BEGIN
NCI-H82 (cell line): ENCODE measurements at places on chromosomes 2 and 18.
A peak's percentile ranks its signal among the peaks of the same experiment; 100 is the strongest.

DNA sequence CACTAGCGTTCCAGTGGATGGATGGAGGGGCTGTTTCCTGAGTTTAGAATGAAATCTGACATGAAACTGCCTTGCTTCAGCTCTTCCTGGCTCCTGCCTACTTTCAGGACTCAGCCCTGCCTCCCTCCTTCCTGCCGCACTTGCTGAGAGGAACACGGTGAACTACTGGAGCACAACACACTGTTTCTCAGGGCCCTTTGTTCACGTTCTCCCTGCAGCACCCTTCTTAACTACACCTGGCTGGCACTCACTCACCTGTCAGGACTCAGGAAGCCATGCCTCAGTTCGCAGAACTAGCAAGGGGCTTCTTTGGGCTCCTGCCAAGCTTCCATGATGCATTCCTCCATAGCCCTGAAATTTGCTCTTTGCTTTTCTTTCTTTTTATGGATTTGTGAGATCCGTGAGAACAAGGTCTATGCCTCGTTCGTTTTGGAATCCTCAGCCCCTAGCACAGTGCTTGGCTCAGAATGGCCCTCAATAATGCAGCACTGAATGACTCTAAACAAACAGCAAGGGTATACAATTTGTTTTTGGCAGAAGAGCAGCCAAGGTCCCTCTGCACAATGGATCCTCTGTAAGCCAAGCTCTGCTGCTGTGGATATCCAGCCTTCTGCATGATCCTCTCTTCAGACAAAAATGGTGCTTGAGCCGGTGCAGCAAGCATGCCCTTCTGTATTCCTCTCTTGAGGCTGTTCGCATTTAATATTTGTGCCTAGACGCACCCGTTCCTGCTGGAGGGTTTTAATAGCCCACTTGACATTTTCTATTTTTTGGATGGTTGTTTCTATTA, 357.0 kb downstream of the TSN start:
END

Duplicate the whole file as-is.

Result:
NCI-H82 (cell line): ENCODE measurements at places on chromosomes 2 and 18.
A peak's percentile ranks its signal among the peaks of the same experiment; 100 is the strongest.

DNA sequence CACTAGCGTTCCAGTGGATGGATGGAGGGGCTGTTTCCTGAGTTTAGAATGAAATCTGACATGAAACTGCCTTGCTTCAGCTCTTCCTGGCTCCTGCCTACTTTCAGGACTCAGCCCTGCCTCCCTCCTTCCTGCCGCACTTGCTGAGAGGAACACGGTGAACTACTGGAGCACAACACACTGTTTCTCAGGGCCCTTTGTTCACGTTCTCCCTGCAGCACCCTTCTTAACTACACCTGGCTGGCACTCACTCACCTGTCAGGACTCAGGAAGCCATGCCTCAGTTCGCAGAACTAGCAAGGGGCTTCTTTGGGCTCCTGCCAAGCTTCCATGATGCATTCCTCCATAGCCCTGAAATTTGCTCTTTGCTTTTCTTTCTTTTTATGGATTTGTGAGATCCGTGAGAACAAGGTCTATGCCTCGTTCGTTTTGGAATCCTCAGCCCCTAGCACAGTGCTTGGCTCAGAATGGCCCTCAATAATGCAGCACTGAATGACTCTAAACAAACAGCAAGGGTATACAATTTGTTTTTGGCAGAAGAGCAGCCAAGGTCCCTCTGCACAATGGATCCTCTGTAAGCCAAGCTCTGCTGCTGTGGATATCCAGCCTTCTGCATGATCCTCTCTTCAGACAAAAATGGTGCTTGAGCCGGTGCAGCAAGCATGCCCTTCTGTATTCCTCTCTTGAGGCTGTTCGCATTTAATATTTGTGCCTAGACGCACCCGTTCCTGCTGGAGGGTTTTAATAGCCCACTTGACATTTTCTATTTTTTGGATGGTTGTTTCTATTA, 357.0 kb downstream of the TSN start: